If you thought films about group chats like Skype or Zoom are boring because nothing happens until it’s almost over, wait until you get a slice of Dead Air.
A man who has recently lost his wife but is more bothered about his unresolved issues from his childhood decides to play around with a radio he found while cleaning the basement. After setting it up and ignoring his girls for most of the film because they’re doing homework in almost every scene they appear in, he starts a conversation with a strange woman he comes to think is just old but, for the sake of a plot twist, we find out she’s from a different time. Will they ever realize who they’re talking to? It depends of the frequency they stay in.
Dead Air can be summed up in one of the character’s lines: “nothing interesting ever happens” and nothing does for 60 minutes— the last act tries to make up for its lack of entertainment but it might be too late as the viewer could’ve turned off the screen before reaching it. If you’ve seen the 2000 film Frequency, you can pretty much compare the storylines with the exception that this mainstream film has more substance than the other. It’s a nice attempt to bring something different to the thriller category but it feels empty as most of the film is two characters talking over the radio without a clue they have more in common then they think.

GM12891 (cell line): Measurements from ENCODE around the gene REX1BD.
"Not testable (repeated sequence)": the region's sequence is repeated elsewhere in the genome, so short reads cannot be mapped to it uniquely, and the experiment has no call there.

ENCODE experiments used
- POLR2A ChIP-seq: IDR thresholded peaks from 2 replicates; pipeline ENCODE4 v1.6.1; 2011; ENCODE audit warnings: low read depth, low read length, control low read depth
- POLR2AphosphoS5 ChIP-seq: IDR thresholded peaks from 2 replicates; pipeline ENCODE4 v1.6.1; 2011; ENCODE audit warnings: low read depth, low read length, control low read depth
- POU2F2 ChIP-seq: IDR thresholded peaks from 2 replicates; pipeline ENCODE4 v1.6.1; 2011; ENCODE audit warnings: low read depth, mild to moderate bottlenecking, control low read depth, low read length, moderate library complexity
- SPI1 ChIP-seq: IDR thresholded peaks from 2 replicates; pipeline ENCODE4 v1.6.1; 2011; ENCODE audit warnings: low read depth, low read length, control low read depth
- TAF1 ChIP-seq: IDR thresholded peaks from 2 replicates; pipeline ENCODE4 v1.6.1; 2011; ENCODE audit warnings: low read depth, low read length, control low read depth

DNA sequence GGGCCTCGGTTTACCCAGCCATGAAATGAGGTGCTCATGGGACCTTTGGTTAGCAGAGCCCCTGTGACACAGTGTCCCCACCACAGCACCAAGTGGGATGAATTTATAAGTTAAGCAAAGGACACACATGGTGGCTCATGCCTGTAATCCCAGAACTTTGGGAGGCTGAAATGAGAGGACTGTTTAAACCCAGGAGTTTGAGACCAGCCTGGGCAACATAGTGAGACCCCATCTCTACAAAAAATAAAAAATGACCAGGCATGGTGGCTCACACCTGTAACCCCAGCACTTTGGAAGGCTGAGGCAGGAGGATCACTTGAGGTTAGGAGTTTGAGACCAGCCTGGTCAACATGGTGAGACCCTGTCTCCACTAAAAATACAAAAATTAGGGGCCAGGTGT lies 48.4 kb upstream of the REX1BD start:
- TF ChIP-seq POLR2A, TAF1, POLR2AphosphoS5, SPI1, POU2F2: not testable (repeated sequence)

There’s a lot of build-up when it comes to revealing something the film’s crew think is impressive but, as a viewer, I could only pretend shock as every twist is seen coming from blocks away. I have to give credit to the actors hosting this podcast-turned-to-film, Kevin Hicks (also the director) and Vickie Hicks (also the writer) sure carry the whole film with their chats over radio but, considering they’re the ones interpreting their own vision, it makes me wonder if it was the right choice to fit themselves into the characters.
Dead Air, as the title suggests, is simply dead air. With a thin plot that leads nowhere and characters that have no motive at all, not even a glimpse of intention, this film might not be everyone’s cup of tea. But if you’re into long introductions with supernatural elements that barely happen 60 minutes later, then get your biscuits and enjoy.
3 OUT OF 10 WAVES